Recently, however, the “secureness” of the secure password has been called into question. Hackers can run password-cracking code that guesses combinations of letters, numbers, and symbols at potentially hundreds or thousands of times per second. In June 2017, the National Institute of Standards and Technology, part of the U.S. Department of Commerce, released a special publication on digital identity guidelines,1 which recommends “passphrases” rather than traditional passwords.
The report states that, when required to use numbers and symbols in passwords, users generally select short passwords that are easier for hacking software to decode. Passphrases are a series of unrelated words that result in longer passwords, with fewer elements to remember. For example, with random password 4%JKLmno9, a user has to remember nine separate elements. With passphrase chickenbluesciencecommunicate, the user has to remember four words. The latter would take hacking software much longer to guess.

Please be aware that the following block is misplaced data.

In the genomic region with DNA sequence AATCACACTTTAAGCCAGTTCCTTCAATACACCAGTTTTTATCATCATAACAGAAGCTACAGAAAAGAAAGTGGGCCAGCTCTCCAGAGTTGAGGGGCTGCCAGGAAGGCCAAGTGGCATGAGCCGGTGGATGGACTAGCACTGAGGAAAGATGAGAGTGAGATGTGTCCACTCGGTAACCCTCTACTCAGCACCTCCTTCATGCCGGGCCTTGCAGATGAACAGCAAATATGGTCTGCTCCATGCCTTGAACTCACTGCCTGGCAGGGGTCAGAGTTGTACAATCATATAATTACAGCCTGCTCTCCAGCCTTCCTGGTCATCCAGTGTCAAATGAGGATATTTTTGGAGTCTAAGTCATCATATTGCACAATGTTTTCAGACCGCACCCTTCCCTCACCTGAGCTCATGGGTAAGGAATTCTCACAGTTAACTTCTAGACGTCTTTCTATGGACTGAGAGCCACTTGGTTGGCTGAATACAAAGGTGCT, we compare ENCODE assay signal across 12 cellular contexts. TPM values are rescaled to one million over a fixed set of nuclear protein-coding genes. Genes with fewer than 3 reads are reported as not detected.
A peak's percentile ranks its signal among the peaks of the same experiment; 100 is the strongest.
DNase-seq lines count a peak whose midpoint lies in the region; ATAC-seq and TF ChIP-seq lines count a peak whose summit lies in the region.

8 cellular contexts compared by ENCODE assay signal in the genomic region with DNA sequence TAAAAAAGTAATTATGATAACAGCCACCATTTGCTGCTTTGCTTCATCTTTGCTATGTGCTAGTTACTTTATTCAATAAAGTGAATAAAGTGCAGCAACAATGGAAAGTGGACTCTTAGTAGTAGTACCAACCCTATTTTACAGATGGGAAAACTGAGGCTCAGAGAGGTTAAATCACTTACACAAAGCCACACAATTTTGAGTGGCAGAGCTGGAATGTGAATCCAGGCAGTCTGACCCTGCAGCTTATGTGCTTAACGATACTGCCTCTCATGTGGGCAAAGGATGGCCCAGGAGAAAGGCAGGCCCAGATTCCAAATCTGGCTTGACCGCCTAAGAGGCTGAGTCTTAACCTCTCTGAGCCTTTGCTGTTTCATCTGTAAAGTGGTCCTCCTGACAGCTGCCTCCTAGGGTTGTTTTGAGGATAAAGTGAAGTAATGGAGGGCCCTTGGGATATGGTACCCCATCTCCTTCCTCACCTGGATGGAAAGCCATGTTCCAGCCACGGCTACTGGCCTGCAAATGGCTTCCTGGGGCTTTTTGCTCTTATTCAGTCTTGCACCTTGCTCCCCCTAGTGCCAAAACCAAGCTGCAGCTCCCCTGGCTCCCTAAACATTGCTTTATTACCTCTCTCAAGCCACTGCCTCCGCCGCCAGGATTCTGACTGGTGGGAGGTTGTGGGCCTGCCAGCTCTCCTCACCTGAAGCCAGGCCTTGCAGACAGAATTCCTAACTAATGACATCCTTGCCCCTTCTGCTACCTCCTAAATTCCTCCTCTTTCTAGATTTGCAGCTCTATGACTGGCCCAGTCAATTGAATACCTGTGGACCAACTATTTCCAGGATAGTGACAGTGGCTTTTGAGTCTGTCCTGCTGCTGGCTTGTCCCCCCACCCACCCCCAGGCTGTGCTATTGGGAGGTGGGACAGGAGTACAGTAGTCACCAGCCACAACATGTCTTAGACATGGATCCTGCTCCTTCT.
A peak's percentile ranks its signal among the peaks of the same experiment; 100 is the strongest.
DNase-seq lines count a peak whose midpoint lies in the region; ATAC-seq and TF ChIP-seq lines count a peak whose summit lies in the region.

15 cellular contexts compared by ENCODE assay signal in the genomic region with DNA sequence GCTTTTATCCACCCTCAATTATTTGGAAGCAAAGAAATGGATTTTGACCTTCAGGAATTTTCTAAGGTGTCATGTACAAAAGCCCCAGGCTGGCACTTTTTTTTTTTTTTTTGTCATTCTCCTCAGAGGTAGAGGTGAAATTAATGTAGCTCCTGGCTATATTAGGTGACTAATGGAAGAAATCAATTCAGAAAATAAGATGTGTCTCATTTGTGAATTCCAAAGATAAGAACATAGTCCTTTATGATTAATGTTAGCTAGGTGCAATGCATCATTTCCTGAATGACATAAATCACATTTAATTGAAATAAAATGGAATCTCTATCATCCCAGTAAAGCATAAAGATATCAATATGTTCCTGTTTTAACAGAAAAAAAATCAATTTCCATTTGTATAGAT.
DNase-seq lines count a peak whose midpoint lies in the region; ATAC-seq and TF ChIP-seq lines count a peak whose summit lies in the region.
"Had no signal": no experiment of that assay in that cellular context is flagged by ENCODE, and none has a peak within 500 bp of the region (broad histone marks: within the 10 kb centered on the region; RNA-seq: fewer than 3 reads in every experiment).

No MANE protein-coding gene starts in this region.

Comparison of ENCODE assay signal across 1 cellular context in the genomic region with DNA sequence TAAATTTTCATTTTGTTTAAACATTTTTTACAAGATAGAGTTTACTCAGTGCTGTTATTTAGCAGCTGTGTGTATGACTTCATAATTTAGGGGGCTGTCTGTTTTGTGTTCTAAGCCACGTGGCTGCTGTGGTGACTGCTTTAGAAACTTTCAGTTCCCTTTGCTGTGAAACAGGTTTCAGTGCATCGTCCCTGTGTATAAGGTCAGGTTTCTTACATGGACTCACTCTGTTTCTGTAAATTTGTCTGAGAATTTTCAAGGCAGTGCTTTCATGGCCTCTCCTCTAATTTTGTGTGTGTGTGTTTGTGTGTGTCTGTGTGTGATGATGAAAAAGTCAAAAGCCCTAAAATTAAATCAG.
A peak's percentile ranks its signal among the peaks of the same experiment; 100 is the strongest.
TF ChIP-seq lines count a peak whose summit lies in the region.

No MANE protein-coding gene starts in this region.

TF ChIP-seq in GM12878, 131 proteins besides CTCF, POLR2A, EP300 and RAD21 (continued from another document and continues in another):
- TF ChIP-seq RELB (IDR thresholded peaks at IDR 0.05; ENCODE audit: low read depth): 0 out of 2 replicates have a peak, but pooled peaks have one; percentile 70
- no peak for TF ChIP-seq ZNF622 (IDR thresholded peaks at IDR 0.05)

In summary, the longer the password, the better, whether it uses symbols or phrases, but phrases are likely easier to remember.
Identify and Report Phishing Attempts
Phishing attempts are more sophisticated than they’ve ever been. While e-mail users (and hopefully spam filters!) may know to ignore e-mails from far-off royalty requesting wire transfers, they might not be savvy enough to identify bogus e-mails that appear to come from familiar places or senders.
A popular type of phishing e-mail notifies users that their password has expired and appears to come from the institution’s information technology (IT) department, using the right logos, colors and language. When users click a link in the bogus e-mail and enter a user name and password, they hand the hackers a key to their data. When many users fall for the same trick, you have a major problem.